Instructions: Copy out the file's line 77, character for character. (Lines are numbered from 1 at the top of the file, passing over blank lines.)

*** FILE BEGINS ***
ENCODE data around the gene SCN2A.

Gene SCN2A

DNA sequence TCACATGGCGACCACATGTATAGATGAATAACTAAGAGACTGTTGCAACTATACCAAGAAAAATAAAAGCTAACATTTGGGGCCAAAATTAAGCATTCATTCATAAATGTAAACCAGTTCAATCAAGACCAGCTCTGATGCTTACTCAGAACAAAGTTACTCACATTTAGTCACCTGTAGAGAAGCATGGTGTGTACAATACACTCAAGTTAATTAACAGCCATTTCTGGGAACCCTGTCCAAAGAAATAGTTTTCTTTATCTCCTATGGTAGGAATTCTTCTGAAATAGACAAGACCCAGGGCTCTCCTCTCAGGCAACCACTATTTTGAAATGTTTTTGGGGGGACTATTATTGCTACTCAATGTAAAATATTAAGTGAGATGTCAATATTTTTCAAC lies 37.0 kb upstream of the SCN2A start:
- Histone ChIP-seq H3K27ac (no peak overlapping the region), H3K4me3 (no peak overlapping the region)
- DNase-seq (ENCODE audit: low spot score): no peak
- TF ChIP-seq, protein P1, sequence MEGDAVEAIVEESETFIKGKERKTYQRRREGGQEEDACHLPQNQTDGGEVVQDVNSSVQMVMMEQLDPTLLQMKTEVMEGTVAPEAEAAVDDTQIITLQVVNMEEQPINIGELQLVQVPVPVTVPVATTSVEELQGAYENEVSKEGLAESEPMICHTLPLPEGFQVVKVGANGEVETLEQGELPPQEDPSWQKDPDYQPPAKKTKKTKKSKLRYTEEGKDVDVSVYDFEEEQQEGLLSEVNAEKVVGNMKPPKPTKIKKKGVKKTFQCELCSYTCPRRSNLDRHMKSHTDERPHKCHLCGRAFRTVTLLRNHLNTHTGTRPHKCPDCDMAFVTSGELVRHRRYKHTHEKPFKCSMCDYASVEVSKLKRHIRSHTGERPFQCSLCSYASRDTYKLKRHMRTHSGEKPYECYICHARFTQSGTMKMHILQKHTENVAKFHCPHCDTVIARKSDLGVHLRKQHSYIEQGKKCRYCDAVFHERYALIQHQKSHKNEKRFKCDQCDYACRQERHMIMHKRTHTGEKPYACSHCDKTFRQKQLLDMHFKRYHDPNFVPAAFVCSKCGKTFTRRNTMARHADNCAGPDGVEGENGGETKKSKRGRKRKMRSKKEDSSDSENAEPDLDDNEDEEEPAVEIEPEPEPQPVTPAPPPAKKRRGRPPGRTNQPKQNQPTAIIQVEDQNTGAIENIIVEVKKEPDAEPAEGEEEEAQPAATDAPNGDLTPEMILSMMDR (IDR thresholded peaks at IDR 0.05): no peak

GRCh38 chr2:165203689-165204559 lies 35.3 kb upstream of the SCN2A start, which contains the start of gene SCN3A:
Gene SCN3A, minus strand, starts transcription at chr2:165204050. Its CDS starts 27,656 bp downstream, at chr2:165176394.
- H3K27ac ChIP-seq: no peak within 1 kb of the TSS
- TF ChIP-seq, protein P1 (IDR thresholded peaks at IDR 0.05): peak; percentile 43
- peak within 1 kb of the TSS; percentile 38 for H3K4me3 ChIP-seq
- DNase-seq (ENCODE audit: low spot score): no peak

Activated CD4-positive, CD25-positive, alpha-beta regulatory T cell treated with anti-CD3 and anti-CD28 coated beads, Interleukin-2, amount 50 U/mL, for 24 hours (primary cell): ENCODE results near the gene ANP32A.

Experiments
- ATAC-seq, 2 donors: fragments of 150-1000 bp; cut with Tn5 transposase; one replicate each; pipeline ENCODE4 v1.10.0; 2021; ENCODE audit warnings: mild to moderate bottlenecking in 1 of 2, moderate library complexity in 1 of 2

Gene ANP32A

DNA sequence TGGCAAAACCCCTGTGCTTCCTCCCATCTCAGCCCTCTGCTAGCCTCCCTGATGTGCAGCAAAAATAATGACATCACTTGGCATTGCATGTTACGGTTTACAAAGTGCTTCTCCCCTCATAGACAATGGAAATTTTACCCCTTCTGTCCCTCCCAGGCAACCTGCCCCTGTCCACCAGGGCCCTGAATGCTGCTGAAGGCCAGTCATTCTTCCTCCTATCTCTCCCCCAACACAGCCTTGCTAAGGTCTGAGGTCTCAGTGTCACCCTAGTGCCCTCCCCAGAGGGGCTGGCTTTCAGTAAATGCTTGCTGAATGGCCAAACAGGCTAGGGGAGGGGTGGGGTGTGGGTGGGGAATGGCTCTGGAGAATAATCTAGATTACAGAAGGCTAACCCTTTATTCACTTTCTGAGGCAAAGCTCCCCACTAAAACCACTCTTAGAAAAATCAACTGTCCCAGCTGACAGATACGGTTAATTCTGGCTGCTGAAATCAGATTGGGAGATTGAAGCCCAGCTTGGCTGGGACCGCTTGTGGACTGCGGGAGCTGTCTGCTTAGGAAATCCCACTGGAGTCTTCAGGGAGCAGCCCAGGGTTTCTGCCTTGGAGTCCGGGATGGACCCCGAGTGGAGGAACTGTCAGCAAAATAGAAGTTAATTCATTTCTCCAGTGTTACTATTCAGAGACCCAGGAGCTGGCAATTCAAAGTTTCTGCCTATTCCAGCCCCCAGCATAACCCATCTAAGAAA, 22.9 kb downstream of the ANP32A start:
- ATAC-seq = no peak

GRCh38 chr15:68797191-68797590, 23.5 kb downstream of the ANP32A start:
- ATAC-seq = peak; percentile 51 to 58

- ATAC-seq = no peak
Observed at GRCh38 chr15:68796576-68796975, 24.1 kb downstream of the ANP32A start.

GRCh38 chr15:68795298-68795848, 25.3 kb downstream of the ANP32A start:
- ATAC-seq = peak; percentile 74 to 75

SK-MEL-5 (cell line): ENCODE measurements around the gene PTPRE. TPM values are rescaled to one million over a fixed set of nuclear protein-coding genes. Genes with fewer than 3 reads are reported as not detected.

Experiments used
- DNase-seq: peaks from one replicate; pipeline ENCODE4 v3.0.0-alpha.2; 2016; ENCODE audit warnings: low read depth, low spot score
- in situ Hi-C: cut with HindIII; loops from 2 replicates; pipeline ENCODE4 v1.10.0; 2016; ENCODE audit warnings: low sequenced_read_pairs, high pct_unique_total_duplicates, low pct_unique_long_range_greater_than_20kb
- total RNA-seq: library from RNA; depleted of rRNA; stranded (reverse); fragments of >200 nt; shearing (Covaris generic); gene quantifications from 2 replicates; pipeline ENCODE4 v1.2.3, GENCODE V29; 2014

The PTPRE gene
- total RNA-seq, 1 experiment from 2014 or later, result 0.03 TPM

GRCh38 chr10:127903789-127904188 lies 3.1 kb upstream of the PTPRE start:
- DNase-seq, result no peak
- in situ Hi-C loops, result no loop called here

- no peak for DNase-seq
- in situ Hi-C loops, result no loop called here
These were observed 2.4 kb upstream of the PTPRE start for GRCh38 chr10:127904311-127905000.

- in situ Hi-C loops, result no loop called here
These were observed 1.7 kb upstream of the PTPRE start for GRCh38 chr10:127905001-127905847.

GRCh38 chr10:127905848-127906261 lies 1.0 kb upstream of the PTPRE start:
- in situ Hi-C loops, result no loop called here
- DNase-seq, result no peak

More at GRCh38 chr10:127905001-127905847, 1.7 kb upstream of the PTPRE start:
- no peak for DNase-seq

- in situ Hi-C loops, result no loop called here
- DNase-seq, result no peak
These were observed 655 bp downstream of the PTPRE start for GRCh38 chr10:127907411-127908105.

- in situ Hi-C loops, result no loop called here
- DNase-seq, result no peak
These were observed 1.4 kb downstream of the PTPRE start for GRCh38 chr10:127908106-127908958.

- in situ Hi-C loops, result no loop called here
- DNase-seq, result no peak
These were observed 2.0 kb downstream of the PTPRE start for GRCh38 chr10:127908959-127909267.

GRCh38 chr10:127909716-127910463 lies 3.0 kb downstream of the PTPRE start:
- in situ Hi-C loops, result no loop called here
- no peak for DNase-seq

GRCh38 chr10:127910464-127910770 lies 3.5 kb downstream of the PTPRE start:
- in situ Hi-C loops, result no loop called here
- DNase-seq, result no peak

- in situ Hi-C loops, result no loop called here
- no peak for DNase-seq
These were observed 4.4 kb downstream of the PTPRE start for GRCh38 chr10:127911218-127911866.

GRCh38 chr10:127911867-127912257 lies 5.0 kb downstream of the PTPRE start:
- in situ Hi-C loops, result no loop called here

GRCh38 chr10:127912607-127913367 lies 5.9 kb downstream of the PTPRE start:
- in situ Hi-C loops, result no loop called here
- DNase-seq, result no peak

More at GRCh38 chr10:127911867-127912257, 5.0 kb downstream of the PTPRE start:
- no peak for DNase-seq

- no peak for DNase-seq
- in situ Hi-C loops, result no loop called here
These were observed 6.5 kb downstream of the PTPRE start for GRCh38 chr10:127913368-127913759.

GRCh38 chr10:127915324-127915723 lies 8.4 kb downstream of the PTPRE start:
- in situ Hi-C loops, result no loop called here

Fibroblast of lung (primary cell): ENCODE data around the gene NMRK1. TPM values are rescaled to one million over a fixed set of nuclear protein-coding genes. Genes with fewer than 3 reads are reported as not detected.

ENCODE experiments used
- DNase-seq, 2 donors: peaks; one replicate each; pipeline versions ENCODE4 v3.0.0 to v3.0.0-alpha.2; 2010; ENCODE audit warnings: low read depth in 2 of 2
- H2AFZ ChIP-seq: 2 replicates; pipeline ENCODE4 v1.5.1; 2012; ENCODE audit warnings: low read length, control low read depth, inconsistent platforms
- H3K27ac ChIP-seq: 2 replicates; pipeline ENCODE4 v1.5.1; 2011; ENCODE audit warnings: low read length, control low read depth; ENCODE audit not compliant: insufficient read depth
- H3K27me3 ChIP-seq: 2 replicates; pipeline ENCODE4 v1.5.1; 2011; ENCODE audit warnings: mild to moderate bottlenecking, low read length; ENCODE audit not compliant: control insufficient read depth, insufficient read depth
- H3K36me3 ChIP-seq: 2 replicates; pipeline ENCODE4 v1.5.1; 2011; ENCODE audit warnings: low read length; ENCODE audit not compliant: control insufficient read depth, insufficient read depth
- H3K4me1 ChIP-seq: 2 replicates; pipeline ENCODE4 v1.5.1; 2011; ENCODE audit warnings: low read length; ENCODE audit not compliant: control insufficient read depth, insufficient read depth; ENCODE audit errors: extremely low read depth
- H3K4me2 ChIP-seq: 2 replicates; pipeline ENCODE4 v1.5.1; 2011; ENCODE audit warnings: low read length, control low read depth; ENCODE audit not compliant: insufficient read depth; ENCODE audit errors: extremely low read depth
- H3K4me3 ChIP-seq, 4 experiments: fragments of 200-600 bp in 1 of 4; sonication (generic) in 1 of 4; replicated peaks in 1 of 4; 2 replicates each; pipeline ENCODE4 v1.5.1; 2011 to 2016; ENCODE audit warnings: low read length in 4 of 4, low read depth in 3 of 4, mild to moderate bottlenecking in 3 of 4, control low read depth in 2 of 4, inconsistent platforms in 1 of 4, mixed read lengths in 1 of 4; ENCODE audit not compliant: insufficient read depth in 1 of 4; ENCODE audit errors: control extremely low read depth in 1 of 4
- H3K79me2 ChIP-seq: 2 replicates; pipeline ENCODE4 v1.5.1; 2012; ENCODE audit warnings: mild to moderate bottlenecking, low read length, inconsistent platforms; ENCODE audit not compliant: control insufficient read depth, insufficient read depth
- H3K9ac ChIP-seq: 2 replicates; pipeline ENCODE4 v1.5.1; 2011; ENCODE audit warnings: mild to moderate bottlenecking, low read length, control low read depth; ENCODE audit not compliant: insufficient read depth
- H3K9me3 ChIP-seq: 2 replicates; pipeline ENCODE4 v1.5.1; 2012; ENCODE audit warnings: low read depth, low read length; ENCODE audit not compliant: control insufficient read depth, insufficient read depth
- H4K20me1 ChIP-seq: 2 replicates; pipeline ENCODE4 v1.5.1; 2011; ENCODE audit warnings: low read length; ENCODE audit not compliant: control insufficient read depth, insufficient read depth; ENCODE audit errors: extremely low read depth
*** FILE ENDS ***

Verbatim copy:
- DNase-seq, 2 donors: peaks; one replicate each; pipeline versions ENCODE4 v3.0.0 to v3.0.0-alpha.2; 2010; ENCODE audit warnings: low read depth in 2 of 2